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    The same way that we would deal with cadets/juniors who dominate their peers, but don't have the speed or strength to keep up with top-ranked vets.
     
  17. Ancientepee

    Ancientepee DE Bracket

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    The current classification system is no better. If, for example, a fencer is currently a "C" fencer but then "improves between tournaments" to the level of a "B" fencer, that fencer will still be seeded as a "C" fencer at the next competition that that fencer enters which means that the classification system is "predicting" that that fencer will finish among the other "C" fencers. The classification system does not and can not determine how much fencers improve between tournaments and adjust their classifications accordingly before that next competition. Their classifications change only because of fencers' results in competitions.

    A numeric rating system would work in exactly the same way. If a fencer has not competed in a competition during the time that that fencer's improvement takes place, that improvement will be reflected in the fencer's rating only after the improvement is shown in a competition. If the improvement is real, then the "prediction" of what that fencer's results will be in that competition will be off. The goal is to make the prediction more accurate, not to guarantee absolute accuracy. If any system were capable of that, there'd be no need to hold the competition.

    The current classification system fails miserably in seeding fencers because it is "predicting" their results based on the one best result that the fencers have had in the previous four years which is an extremely poor measure of current performance. That's why the classifications play only a minor role in the seeding of the national-level events.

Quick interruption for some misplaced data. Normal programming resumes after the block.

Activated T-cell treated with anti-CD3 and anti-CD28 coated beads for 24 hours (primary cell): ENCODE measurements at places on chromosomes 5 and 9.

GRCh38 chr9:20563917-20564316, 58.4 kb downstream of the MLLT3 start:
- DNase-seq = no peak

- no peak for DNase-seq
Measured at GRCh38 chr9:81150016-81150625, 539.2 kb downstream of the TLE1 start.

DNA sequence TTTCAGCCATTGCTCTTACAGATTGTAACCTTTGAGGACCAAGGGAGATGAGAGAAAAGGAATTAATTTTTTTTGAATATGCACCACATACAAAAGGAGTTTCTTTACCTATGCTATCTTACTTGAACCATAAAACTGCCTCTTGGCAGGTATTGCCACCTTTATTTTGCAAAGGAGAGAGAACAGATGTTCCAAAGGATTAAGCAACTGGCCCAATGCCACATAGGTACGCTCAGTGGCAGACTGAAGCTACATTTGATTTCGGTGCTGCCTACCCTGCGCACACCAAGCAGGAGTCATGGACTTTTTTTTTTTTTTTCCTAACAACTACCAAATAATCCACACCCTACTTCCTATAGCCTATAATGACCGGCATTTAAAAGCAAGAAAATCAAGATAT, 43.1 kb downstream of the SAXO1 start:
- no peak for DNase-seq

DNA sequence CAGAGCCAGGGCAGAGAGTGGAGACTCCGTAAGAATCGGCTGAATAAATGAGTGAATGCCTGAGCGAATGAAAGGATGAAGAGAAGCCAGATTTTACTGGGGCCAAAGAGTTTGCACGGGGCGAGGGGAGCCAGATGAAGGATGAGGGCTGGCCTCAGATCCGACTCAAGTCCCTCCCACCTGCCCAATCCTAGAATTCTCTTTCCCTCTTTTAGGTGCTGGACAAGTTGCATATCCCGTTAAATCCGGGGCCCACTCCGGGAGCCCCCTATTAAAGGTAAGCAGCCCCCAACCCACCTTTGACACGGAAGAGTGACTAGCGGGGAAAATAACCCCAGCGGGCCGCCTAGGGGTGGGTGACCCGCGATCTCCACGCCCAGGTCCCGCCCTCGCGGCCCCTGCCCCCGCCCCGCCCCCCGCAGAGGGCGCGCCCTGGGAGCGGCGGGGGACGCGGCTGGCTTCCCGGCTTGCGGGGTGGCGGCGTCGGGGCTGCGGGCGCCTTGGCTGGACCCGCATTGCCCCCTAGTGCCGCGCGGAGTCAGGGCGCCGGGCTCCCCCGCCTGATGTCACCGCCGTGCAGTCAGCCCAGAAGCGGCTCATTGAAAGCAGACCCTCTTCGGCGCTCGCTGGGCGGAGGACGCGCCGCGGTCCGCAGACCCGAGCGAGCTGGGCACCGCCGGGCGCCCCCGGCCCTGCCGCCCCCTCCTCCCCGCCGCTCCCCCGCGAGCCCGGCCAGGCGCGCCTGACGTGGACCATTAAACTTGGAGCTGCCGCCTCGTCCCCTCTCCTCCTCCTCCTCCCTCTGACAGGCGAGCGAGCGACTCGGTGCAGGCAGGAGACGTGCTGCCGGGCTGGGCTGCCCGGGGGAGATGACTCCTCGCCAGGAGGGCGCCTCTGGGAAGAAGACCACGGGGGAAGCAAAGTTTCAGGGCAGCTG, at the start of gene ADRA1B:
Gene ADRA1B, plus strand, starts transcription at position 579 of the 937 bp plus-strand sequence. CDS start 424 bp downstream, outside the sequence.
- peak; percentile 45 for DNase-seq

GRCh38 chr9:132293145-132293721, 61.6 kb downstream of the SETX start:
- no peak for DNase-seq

Last edited: Mar 15, 2015
  18. Ancientepee

    Ancientepee DE Bracket

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    I should add that I am no longer in favor of the numeric rating system I first proposed in 1995 nor the revised version in 2010. I think that the USFA now has the ability to adopt a system that's closer to the one that Elo proposed and the ones that the US Chess Federation and international chess federation have adopted. That is, it can base the ratings on the results of individual bouts rather than on final placement in the competition. The biggest problems will be how to assign initial ratings and how to handle difference between 5-touch pool bouts and 15-touch DE bouts.
     
  19. 40lbsheavier

    40lbsheavier Rookie

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    In my short time bacK competing, the current system awards fencers that received ratings/ classifications in VET and Gender women specific events to carry over to Open and Rating restricted events.
     
  20. K O'N

    K O'N Podium

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    It seems like some movement has gone on behind the scenes here, which is very encouraging. Looking at evidence! Changing ideas! Growth, movement! All very encouraging.

    For me, a seeding system should:

    1) Seed pools at all levels relatively evenly. Seed pools at important events (Div I, for example, or anything with national team implications) as evenly as possible.

    2) Provide a way for new fencers to gauge progress.

    3) Provide cutscores for events like Div II and Div III.

    4) Incentivize not fencing and losing on purpose as rarely as possible. I think this is really important.

    I have seen no evidence that the current system (A15, A14, ... U, points for Div I) does not do 1) very well. I'm open to seeing such evidence, I just haven't. Is there a selection of events on askfred we can point to that were systematically badly seeded (ie, pool A did much, much better than the mean, and this happens a lot)?

    The current system does just ok on 2), I think. But that's a bit down to local event organizers. If I wanted to generate more E rated fencers I could run a bunch of U events in my gym. Six Us make an E, right? I just don't care much, nor do most people or they'd do it. So yes, lots of U rated fencers, I agree. But apparently not very important or we'd fix it with tools we have at hand right now.

    The current system does 3) pretty well.